Ponderings of an Idle Mind

When I had picked up his first book, I appreciated its simple words and very relatable descriptions. I could see that Chetan Bhagat does not write fantastically but he could entertain for a short while. In hindsight, we may call his book average, which it may be, but when it had first come out many enjoyed a few hours of Five Point Someone. Sadly, I cannot say this for his second book and the reason of its success eludes me just like that of the movie Raja Hindustani. Seriously, that movie perplexes me even after 12 years of its release.

All said and done, I remain a fan of Indian fiction and if a book comes for mere Rs. 95, I tend to pick it up, even if to only satisfy my curiosity. So on one such curious May afternoon, I picked up The 3 Mistakes of My Life. I finished reading it today. If that does not say enough about the book, nothing else can.

Although nine volumes of teenage romance-drama, three fantasy graphic novels, a classic, a fantasy novel, and a few Manga comics punctuated my reading, I did manage to finish this book at last. I started reading Bhagat’s third book right after I had finished a couple of Agatha Christies. His bad luck that his ordinary writing got compared to an enriching piece. However, as I finished this book, I realized that in this very ordinary writing and in the choice of events, situations, and characters lies the secret of success of his not-so-great books.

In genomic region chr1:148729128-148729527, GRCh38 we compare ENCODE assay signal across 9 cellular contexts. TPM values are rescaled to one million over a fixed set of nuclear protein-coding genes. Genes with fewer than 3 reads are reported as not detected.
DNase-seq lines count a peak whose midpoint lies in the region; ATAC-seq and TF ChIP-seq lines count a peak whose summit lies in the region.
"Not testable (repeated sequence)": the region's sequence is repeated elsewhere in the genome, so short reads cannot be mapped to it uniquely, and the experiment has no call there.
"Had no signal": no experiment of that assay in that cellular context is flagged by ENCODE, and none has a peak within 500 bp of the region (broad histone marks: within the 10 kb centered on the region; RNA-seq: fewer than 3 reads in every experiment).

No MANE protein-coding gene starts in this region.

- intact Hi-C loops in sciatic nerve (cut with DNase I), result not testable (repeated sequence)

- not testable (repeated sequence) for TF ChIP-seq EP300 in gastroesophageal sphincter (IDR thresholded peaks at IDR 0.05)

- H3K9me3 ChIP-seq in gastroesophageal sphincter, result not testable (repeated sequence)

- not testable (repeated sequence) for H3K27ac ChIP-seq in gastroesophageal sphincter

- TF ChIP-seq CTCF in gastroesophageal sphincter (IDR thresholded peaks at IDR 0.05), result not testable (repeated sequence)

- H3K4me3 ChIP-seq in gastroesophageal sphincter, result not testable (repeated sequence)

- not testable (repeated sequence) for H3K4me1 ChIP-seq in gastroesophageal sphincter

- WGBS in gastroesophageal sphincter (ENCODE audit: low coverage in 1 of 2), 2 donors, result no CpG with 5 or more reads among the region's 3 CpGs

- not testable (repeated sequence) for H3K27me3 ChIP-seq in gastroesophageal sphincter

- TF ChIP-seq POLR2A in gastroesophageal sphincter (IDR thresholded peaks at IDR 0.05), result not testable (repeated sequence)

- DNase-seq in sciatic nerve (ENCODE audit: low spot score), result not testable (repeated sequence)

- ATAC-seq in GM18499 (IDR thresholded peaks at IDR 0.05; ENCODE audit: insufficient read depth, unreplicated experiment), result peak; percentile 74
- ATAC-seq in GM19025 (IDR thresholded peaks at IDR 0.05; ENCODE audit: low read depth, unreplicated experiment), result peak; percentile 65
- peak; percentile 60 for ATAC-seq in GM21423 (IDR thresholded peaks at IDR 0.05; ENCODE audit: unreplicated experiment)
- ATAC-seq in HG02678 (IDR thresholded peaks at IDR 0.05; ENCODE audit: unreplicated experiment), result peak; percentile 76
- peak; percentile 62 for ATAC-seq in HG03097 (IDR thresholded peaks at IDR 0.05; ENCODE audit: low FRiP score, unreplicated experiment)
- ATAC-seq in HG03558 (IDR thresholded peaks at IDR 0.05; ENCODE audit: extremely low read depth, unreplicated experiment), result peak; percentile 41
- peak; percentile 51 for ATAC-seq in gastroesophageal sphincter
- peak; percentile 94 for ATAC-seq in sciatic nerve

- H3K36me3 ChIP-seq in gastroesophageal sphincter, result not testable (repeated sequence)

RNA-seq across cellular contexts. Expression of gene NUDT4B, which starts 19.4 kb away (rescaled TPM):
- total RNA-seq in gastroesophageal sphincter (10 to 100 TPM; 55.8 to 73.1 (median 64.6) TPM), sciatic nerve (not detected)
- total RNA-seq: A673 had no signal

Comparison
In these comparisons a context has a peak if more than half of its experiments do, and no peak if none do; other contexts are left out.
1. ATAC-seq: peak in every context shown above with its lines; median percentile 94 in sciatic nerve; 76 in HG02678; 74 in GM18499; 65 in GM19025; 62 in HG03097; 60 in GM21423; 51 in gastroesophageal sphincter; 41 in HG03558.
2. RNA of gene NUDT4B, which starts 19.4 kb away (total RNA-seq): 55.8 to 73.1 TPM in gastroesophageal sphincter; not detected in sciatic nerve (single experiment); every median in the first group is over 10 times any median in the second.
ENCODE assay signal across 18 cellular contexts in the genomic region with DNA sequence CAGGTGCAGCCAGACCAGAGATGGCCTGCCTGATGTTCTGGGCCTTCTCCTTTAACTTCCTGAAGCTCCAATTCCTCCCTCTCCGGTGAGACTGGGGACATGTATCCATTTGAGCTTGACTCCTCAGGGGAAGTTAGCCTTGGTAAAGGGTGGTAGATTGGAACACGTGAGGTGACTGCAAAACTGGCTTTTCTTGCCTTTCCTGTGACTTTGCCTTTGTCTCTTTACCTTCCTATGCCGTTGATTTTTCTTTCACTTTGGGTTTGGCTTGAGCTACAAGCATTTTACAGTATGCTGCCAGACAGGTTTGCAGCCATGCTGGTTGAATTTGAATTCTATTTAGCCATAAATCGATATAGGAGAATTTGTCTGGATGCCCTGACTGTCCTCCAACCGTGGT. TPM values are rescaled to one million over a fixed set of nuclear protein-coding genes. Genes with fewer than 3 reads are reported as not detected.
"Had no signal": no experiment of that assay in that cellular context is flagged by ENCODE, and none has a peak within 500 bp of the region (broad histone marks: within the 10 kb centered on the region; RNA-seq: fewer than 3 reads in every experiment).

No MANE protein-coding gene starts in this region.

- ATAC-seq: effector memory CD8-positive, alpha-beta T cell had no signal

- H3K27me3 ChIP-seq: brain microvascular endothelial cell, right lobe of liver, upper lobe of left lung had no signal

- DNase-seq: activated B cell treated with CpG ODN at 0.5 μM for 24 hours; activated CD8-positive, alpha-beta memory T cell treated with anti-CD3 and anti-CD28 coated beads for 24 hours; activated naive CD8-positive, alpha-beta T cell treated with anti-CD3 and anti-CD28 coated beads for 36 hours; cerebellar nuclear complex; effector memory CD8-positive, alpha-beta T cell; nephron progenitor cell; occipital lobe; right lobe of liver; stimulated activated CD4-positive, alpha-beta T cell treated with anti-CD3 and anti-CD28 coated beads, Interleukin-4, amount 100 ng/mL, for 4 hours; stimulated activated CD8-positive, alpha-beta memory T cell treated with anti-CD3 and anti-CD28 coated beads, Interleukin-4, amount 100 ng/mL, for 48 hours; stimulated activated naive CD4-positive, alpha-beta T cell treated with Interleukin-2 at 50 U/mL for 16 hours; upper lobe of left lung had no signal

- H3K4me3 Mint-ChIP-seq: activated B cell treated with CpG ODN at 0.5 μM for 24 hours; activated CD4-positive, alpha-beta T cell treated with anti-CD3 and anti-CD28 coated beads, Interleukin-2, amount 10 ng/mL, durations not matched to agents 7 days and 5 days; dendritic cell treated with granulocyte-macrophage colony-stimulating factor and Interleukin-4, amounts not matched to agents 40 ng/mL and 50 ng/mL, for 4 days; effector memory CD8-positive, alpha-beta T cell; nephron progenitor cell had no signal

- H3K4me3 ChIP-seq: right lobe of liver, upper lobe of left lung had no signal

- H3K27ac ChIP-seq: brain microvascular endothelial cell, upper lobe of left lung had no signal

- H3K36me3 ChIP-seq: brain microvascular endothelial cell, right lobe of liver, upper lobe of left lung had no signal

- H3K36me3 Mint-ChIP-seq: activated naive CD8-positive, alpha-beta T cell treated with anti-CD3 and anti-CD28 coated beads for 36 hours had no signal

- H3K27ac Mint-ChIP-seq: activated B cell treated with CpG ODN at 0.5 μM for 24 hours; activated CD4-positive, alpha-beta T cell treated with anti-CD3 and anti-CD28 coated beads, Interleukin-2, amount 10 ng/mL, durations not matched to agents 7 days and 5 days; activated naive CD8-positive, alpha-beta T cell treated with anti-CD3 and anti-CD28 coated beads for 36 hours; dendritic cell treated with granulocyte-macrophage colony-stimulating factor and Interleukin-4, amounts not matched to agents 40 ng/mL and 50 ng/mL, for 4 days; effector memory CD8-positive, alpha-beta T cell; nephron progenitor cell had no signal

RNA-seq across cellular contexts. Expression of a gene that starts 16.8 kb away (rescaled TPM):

I know many voracious readers who have to think for a moment before they can place Chetan Bhagat but I also know many more people who usually do not read but have read Bhagat’s books. They have also invariably read The Da Vinci Code.

Bhagat writes about India as it is right now and thus strikes a cord with the busy gen-y (is it still gen-y or have we reached gen-z?) He writes for the teenagers and twenty-somethings who do not care about books in general but flip through the newspapers twice a week and pick up their favorite sports/fashion magazine every other month. He speaks their language, he talks about what they have seen and not about what they heard from their parents or read in the history books.

So despite the ordinary writing, wafer-thin story line, and a repeat performance of the storyteller stunt, I can see that this book is going to do fairly well. The book (are you worried about spoilers?) gets into the Bhuj earthquake, Twin Towers, and Godhra riots; a brilliant period to pick up for a masala book, if you ask me. Anyone who is a little generous with ones emotions will feel strongly at one point or the other. For me the moment was when I heard about the Ahmedabad blasts while I was in midst of this book on Saturday.

So although you can write off Chetan Bhagat as quality writer, he possesses a definite knack for writing books that will sell. Raja Hindustani, however, still remains a mystery.

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